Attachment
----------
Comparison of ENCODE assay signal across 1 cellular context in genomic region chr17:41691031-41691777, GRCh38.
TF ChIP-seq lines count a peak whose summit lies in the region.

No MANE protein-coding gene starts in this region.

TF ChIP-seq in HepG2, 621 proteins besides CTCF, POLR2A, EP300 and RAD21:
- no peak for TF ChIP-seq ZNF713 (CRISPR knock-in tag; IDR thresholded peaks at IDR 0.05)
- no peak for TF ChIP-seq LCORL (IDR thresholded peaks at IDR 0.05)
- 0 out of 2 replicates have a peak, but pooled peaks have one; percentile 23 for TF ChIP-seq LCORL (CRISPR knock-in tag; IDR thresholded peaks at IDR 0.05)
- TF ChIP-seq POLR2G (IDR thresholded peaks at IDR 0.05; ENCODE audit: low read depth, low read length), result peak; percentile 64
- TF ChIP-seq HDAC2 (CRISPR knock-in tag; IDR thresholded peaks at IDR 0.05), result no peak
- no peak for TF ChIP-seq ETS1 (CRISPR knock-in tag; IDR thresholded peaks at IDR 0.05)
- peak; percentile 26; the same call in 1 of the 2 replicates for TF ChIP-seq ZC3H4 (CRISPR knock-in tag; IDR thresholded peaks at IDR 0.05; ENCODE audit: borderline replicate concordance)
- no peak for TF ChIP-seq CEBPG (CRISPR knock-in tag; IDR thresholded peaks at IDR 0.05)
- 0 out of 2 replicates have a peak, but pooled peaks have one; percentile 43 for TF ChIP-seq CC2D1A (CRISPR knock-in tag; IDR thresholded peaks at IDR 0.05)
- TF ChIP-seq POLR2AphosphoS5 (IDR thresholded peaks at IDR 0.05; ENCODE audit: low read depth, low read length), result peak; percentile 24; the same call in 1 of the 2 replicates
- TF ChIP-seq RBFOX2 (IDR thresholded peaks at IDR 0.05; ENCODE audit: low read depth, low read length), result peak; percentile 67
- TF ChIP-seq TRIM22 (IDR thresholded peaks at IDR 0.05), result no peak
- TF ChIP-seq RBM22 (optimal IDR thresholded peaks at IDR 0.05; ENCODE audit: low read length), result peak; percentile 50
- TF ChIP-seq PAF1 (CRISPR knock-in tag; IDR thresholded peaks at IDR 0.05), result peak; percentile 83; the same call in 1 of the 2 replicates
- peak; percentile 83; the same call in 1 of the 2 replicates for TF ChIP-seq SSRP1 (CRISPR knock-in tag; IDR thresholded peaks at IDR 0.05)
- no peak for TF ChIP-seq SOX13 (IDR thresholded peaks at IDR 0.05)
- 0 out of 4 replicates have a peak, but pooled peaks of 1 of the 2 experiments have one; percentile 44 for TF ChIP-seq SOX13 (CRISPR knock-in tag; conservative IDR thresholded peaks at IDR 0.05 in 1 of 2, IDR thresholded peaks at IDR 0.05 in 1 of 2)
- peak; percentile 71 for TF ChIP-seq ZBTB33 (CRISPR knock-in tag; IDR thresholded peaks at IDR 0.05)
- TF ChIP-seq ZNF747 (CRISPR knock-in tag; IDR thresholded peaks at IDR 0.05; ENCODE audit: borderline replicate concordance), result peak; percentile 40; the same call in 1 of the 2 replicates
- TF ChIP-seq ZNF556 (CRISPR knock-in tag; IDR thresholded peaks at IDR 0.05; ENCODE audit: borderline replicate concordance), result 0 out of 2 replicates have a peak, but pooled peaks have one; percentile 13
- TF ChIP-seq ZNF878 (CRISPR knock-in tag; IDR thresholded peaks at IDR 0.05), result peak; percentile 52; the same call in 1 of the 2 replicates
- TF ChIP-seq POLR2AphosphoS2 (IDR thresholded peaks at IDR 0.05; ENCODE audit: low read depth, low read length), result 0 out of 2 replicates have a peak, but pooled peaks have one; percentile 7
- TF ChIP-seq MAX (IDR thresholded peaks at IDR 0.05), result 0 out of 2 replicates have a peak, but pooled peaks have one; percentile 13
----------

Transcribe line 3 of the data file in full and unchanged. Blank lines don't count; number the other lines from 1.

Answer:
No MANE protein-coding gene starts in this region.